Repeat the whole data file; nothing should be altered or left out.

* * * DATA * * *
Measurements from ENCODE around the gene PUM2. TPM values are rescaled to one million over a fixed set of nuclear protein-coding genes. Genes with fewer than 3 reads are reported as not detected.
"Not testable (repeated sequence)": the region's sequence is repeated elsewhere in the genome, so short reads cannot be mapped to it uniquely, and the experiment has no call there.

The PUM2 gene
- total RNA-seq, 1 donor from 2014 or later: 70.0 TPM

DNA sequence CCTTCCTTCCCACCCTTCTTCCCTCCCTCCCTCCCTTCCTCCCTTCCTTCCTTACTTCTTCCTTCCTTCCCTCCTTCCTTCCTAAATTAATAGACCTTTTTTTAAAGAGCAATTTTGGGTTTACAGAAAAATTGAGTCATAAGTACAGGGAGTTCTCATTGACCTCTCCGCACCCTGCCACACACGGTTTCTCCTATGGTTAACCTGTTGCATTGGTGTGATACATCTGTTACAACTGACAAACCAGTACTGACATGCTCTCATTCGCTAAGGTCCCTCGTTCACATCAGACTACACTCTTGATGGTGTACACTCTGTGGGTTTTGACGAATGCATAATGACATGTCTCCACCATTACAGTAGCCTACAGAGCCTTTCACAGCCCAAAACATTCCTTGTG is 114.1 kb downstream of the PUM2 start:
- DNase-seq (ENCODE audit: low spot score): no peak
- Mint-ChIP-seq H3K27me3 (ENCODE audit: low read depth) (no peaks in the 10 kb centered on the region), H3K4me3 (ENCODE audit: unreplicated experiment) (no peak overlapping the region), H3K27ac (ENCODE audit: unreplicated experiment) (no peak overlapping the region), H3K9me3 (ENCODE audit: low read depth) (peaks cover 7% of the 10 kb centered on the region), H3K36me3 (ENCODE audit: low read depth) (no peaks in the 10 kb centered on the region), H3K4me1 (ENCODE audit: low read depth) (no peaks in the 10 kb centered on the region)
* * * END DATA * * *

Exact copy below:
Measurements from ENCODE around the gene PUM2. TPM values are rescaled to one million over a fixed set of nuclear protein-coding genes. Genes with fewer than 3 reads are reported as not detected.
"Not testable (repeated sequence)": the region's sequence is repeated elsewhere in the genome, so short reads cannot be mapped to it uniquely, and the experiment has no call there.

The PUM2 gene
- total RNA-seq, 1 donor from 2014 or later: 70.0 TPM

DNA sequence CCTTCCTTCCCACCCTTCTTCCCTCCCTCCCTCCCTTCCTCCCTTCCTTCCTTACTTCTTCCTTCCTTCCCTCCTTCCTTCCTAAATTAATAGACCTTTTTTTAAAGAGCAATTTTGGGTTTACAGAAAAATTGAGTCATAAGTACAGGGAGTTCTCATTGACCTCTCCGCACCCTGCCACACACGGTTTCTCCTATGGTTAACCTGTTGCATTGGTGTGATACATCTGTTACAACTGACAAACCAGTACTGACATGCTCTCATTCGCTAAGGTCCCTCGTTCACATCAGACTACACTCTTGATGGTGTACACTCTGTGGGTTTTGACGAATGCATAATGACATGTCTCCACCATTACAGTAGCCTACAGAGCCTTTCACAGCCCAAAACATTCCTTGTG is 114.1 kb downstream of the PUM2 start:
- DNase-seq (ENCODE audit: low spot score): no peak
- Mint-ChIP-seq H3K27me3 (ENCODE audit: low read depth) (no peaks in the 10 kb centered on the region), H3K4me3 (ENCODE audit: unreplicated experiment) (no peak overlapping the region), H3K27ac (ENCODE audit: unreplicated experiment) (no peak overlapping the region), H3K9me3 (ENCODE audit: low read depth) (peaks cover 7% of the 10 kb centered on the region), H3K36me3 (ENCODE audit: low read depth) (no peaks in the 10 kb centered on the region), H3K4me1 (ENCODE audit: low read depth) (no peaks in the 10 kb centered on the region)